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Landing an IT Job in Europe

A Resurgence in High-Tech Work

By Jennifer Hamm

An anticipated upturn in the demand for IT professionals could mean the time is right to brush up that resume and start applying for a high-tech job in Europe.

"We're on the cusp of World War Three for talent," said Suzi Edwards, recruiting director in the United Kingdom for ThoughtWorks, an international IT professional services firm.

IT spending within organizations is set increase by 2.5 percent this year, according to a report from research and analysis firm Gartner "Delivering IT's Contribution: The 2005 CIO Agenda." That is up from a 1 percent gain last year.

Industry experts agree that they expect to see a jump in hiring this year. Many of the IT job openings are likely to be in the banking and finance industry, said Mike Pita, director of operations in the UK and Europe, Middle East and Africa (EMEA) for Kineticom, a global placement firm for telecommunications and IT personnel.

But in the competitive European job market, experts also say technical skills are not enough to snag a job offer, especially for those applying from North America. Applicants need to demonstrate business acumen, intercultural skills and a strong commitment to working abroad.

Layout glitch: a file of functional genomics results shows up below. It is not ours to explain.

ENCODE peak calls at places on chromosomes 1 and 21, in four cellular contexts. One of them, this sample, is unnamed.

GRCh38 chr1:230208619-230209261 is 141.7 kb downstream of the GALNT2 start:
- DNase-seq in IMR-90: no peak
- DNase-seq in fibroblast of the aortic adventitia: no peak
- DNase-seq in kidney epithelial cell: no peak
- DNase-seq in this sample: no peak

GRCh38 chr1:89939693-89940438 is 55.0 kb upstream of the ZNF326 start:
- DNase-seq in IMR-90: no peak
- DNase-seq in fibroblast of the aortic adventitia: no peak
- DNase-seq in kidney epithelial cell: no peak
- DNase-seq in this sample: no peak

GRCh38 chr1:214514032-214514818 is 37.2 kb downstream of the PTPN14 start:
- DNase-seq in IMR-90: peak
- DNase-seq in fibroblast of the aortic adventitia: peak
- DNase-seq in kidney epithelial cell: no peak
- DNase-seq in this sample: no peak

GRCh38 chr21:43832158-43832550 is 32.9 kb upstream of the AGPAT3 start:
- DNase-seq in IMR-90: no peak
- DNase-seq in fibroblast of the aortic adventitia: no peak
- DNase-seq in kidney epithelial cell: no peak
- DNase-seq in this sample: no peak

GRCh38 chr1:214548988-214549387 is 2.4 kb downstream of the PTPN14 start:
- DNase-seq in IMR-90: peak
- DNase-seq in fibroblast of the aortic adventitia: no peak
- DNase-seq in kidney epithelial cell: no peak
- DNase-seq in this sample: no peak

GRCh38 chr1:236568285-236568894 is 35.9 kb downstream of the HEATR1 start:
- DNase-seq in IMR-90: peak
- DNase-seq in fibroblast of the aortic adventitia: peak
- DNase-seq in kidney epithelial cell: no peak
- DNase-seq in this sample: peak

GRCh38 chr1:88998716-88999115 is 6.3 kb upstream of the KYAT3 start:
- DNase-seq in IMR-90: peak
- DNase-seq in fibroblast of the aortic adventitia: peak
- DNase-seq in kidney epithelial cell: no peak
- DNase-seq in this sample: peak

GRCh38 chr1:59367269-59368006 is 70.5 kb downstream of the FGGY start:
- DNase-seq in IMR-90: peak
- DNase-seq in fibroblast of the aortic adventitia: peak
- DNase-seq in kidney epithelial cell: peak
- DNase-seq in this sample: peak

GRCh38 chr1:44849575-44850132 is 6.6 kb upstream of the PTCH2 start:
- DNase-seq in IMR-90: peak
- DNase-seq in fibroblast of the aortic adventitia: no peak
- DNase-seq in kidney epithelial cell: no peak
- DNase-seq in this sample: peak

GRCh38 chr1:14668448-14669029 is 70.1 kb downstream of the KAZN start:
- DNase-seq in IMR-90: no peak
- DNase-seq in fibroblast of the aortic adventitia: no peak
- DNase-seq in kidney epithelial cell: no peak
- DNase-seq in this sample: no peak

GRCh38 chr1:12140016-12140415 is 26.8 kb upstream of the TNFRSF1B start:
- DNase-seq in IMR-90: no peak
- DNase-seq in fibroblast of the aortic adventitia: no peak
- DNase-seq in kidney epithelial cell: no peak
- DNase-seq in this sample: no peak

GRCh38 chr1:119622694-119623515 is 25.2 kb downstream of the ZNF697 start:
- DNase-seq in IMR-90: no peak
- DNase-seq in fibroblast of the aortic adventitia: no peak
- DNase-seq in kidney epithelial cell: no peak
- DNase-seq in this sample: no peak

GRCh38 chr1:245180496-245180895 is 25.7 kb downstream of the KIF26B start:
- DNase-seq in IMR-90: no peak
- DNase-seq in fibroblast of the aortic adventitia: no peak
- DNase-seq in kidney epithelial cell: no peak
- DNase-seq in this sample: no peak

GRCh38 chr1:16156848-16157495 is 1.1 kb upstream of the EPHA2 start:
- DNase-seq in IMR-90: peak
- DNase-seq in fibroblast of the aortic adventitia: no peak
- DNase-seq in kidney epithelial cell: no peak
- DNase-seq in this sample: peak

As technology becomes an integral part of an organization's business strategy, IT department staffers need to be able to do more than re-boot crashed systems, write code and wire networks. They also have to be able to speak and understand the language of business and make the business case for technology to top executives.

"On every job spec we are seeing business-facing skills," said Paul Taylor, head of IT in the UK for global recruiting firm Hudson.

Indeed, business savvy is "the one criteria that is probably becoming the most prevalent for top IT jobs," said Umesh Ramakrishnan, vice chairman of global search firm Christian & Timbers.

To hone business management skills, Ramakrishnan recommends getting involved with areas outside the IT department, interacting with managers throughout the organization and improving communication skills.

Intercultural skills are also essential for IT placement in Europe, say experts. Often applicants from North America fail to do enough research about the country they would like to live in and lack an awareness of the cultural distinctions between European countries.

"It's certainly not a one size fits all," said Edwards of ThoughtWorks.

Having an understanding of the different cultures, languages and IT platforms used across Europe can be a competitive advantage.

"Those that are skilled in all three will definitely hold the upper hand," said Ramakrishnan, who heads up the European search strategy for Christian & Timbers.

Beyond skill sets — both technically and interpersonally — there are a number of practical issues which can make North Americans less competitive for job placement in Europe. Specific visa requirements vary between EU countries but, as a general rule, employers are bound to consider EU nationals or those already holding valid work permits first.

Employers who want to hire a non-EU national often have to assume the lengthy and costly process of securing required work and residency permits.